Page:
Thomasville Times Enterprise

Opinion

March 25, 2014

Some parents do disservice to their children

It’s rare that I get a real burr under my saddle anymore. Too many cutting rants over the years have built up quite a bit of thick skin, so those burrs that might’ve really got to me a few years back go mostly unnoticed these days.

However, y’all will have to forgive me today as I vent a little.

I won’t get too specific, but to give you a general overview, I have had students in my classes over the years who simply refuse to do their work. They will act like they are doing stuff all day long, but when it comes time to grade the stuff that they actually needed to be doing is nowhere to be found.

There is always an excuse. I forgot this. I left it at home. I ran out of time. My computer broke. The dog ate it. Etc., etc., blah blah blah.

So, given the fact that I am not Santa Claus and don’t give gift-wrapped grades as presents, these students failed my class for the year.

That should be disappointment enough. After all, at Thomas County Central, the broadcasting department I direct is pretty widely regarded as the top program of its kind pretty much anywhere. That might sound like bragging, but it ain’t bragging if you can back it up, and we can.

Charlie Ward Jr. visited last week. After walking around and checking everything out, he looked and me wide eyed and said, “Since when did high schools start getting this kind of thing?”

My answer was quick, “They don’t, but ours did.”

So, yes, a young person simply wasting the opportunity to be a part of something as unique and special as our department is disappointing enough. You would think that of all the people in the equation (outside of me, who views it with a combination of puzzlement and disbelief, like “what in the WORLD could you be thinking?”) that would be most disappointed it would be the parents of the young people in question.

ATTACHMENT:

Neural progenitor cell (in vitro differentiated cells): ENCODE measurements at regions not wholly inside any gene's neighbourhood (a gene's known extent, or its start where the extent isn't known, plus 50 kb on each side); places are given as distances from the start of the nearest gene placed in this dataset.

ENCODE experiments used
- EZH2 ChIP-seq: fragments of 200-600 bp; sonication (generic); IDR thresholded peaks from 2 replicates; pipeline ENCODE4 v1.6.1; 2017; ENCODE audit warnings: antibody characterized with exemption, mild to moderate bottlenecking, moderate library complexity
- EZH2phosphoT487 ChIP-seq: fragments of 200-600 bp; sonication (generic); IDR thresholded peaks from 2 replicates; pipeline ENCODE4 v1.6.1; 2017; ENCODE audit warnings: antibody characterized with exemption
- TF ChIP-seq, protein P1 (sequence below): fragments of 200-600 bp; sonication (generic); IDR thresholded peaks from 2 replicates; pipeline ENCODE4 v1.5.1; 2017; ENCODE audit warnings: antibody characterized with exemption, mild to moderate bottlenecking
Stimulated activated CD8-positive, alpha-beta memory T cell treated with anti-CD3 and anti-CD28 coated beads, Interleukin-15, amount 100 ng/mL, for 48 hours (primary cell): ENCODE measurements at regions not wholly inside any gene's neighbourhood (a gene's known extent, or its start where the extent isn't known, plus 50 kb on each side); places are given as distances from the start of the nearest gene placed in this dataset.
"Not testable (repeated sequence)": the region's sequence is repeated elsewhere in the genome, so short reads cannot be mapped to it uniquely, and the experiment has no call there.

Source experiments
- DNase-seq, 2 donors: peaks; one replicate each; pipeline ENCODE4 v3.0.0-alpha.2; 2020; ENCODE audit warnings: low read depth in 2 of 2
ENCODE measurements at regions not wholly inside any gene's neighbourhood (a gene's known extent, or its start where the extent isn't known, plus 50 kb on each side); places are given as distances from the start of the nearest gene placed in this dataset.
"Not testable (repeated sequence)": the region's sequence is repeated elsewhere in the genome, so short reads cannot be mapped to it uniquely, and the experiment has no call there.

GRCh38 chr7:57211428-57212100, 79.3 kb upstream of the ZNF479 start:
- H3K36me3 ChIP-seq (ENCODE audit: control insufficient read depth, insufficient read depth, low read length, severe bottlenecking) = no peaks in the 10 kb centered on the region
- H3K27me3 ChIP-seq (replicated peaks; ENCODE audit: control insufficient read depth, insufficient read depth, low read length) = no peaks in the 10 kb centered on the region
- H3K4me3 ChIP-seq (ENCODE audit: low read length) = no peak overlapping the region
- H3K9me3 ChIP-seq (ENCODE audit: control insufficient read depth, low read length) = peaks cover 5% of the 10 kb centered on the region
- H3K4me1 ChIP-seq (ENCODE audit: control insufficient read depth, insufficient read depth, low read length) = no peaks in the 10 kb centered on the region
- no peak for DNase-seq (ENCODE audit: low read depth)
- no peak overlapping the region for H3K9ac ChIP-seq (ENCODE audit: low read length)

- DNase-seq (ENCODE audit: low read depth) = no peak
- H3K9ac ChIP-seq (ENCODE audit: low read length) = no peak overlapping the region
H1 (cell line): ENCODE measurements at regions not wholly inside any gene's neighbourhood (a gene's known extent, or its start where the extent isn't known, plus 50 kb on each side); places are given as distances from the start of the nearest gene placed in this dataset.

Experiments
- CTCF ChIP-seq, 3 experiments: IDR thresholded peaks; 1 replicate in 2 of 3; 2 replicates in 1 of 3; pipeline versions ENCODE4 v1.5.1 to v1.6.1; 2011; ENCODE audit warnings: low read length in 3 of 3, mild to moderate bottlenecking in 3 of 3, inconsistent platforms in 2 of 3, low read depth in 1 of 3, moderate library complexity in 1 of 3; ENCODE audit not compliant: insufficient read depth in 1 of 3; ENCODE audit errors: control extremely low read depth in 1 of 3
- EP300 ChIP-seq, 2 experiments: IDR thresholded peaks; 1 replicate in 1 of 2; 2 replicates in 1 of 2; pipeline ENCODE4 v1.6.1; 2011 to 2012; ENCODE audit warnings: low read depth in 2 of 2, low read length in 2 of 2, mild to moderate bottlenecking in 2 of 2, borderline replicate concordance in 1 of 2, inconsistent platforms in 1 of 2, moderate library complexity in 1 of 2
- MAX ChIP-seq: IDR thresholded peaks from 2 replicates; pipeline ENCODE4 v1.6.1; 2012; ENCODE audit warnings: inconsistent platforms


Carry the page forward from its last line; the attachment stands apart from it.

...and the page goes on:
And you would be wrong.

In fact, too often, the parents of the young people in question make it very clear that the main reason their children failed my class had little to do with the fact that they weren’t doing their work. Nope, according to the parents, it was because their teacher (me) didn’t “like” their kid.

Let’s address something right here and now. While I don’t doubt personality conflicts occur between teachers and their students no less than it happens anywhere else in a world where people work together, attributing a child failing a class to a teacher not “liking” that child is about the lamest excuse on the planet.

Teachers don’t have time to “not like” a student. I know I don’t. I’ve got 140-plus teenagers coming through my room every single day. You think I actually have time or energy to expend “not liking” anyone?

My name gets called at least 100 times a day. Honestly, there are some days I feel like I barely get to come up for air, like the days where school gets over and I figure out that I feel kind of uncomfortable — only to realize that I never ate lunch or went to the bathroom through the day.

Trust me. Liking or not liking never crosses my mind.

Furthermore, I have yet to meet a teacher who sees a student actually busting their butts who has failed them. It just doesn’t work that way. In other words, in many cases good, old-fashioned, consistent effort can go a long way toward overcoming grade deficiencies.

Parents, you are doing your children a gross disservice by taking the blame for their failure off of them. While I nor any other teacher “wants” to give a student a failing grade, the real hope is that their failure will motivate them to avoid the experience when it really counts — like in a real job.

The fact of the matter is we’ve removed much of the pain associated with failure from the equation. Too many kids today know they don’t have to do much of anything and someone somewhere will take care of things for them.

Just look at society as a whole and tell me where I am wrong.

That dangerous mindset won’t change as long as the adults in these kids’ lives coddle them into believing that their success or failure isn’t their responsibility. The reality that stands to bite your children squarely in the buttocks when they step out into the real world is going to be a painful thing for you to watch when it happens and, sadly, they will not in any way be prepared to successfully deal with it because you enabled their sense of entitlement.

People aren’t born winners or losers, but they are born choosers. If a young person chooses to goof off and do nothing, they should feel the repercussions and be accountable for that choice — especially from you.

If you are a parent and you choose to shuck the blame for those choices on everyone except your child you are choosing to be a part of the problem, not a part of the solution. In other words, if your child is bombing out in school and you simply cannot figure out why, might be time to find the nearest mirror.

The choice is yours.

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